On being an academic twit

June 15, 2011 - Geekiness

On the Welsh Crucible course last week we investigated engagement with media and the public, and twitter was one of the channels we discussed. A few of the other participants expressed an interest in getting into (or more into) twitter but we didn’t have time to talk it through at any length so I thought I’d write a general “Engaging with people on Twitter for beginners” blog post. So if you’re an academic/scientist who wants to have a go, this post is for you.

The basics

  • Twitter is fundamentally a collection of tweets, which are just very very short blog posts. Just like normal blogs, you get to choose what you read, you can follow (subscribe to) different people, and they’re ordered by time. A collection of tweets is referred to in twitter terminology as a stream or a time line.
  • When you join twitter there are four main streams you can access – the people you follow, replies to you, the global stream (kinda pointless as it’s too big), and your own tweets.
  • On twitter, things that start with an @ are people, and things that start with an # are topics. @things are called “at-replies” as you use it most to reply to other people. #things are called “hashtags” as it’s a bit like tagging on other web2.0 sites.
  • So if you want to talk to me or about me, type @handee and twitter will automatically turn that into a link to me and simultaneously add that to my replies stream.
  • If you want to talk about a particular topic, just start a word with an # and it’ll automatically link to all other tweets that have that word with an #. This is used at conferences and events to discuss the conference, or political questions, or cascades of cheesy jokes, or tv shows… for the Welsh Crucible, check out #cruciblecymru; for general higher education grumbles and cheer check out #loveHE; for Question Time check out #bbcqt. If there isn’t a hashtag for a conference, just make one up.
  • You can organise twitterers you follow into lists – this can be good for prioritising tweets if you follow loads of people (as you can view each list’s tweets as a separate stream), and for finding people to follow (from other people’s lists). Bill (@DrBillyo) has made a list of cruciblists.
  • If you see something you like, you can “Re-tweet” it to your followers by pressing the re-tweet button which appears when you hover your mouse over it on twitter. Or you can just copy the tweet and put “RT” at the front. The re-tweet button is fairly new so a lot of people still use “RT” – there are other reasons for doing the RT thing (you can add stuff to the tweet, for example). This is another way to find new followers or gain new followers.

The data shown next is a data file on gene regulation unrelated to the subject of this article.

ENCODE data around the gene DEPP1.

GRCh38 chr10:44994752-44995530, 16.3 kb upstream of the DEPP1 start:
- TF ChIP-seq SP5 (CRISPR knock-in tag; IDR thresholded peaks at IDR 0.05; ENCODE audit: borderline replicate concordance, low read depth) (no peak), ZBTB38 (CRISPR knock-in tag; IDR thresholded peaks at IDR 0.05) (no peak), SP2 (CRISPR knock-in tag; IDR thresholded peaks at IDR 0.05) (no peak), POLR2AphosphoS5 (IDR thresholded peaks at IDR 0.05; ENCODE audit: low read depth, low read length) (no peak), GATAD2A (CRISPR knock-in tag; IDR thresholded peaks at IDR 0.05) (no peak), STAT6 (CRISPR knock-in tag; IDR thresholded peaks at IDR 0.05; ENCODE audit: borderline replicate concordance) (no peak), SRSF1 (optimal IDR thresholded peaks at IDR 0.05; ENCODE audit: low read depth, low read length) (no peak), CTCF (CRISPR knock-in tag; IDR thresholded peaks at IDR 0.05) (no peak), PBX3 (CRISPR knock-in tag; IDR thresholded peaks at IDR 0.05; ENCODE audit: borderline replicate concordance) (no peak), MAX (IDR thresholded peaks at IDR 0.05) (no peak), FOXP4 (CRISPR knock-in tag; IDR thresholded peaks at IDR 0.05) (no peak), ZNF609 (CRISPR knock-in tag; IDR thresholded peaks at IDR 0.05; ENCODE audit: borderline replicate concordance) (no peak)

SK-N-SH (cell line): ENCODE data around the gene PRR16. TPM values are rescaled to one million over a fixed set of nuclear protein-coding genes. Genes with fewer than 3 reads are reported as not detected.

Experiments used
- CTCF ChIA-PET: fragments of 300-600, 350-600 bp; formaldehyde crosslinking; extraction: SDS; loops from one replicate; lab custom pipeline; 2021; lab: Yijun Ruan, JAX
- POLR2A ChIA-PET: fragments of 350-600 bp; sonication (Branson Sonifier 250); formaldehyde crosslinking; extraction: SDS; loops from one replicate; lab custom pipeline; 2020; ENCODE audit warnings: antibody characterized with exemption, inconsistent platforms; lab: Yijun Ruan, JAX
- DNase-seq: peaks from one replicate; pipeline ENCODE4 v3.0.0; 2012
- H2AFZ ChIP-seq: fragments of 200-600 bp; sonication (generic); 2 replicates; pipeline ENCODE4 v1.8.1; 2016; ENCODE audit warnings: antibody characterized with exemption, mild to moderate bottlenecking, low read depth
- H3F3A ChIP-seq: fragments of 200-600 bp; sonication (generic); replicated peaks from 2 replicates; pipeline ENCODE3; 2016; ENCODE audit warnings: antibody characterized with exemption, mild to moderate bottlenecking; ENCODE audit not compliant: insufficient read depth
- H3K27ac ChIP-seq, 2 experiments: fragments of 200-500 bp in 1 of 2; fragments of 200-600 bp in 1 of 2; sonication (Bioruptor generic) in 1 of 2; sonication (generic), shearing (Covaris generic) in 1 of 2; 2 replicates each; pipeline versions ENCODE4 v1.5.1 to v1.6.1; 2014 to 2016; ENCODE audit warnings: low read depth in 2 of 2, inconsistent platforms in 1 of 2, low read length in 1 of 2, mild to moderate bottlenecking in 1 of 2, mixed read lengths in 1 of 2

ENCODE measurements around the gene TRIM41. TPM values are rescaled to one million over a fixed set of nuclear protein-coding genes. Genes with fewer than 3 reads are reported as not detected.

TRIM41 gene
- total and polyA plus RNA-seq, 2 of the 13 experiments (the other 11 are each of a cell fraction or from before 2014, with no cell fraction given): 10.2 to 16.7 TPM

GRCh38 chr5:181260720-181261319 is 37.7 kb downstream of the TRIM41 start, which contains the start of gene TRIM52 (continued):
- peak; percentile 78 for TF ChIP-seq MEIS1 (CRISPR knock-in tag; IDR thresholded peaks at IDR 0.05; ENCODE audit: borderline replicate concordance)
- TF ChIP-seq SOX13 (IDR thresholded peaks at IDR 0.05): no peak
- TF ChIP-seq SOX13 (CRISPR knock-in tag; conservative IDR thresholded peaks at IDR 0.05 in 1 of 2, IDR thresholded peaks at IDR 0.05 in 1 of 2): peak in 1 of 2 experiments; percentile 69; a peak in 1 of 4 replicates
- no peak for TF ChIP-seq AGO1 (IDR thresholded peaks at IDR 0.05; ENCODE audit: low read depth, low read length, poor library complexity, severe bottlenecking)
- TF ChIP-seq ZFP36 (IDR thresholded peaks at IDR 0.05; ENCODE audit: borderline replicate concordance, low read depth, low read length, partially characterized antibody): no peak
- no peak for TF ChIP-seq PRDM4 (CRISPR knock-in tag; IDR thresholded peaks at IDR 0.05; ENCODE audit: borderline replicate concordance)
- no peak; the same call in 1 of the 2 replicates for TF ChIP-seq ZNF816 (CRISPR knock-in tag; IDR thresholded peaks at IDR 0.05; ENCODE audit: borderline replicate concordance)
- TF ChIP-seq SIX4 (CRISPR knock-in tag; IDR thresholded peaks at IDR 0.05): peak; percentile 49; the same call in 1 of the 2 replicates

Interacting, following, dropping – the etiquette

  • You choose who you follow, and there’s no stigma attached with dropping and adding followers as often as you like. So if someone’s boring you, drop them. If someone interests you, follow them. You don’t have to follow everyone that follows you, and vice versa.
  • Twitter is best when you treat it as conversation. If you only use it for announcements, you’re missing out on most of the fun and all of the engagement.
  • If someone tweets something you’d like to respond to – do! Even if they don’t follow you back, they’ll see your @-reply. In this way you can have conversations with people you’re not connected to. Maybe you’ll end up connected, maybe not. But this is where twitter can really come into its own: social discovery.
  • You don’t have to read it all. As soon as you’re following more than a handful of people, you’ll either end up losing your life to twitter, or you’ll get selective about what you read. Lists can help you prioritise, but there’s no shame in missing out on tweets. Whilst it’s true that tweets are out there forever, there’s also something ephemeral about tweeting – don’t assume your followers have seen everything you’ve written.
  • You’ll get followed by scammers and spammers. You can report them for spam (there’s a button), block them (there’s a button) or just ignore them. It’s up to you.

So who should you follow?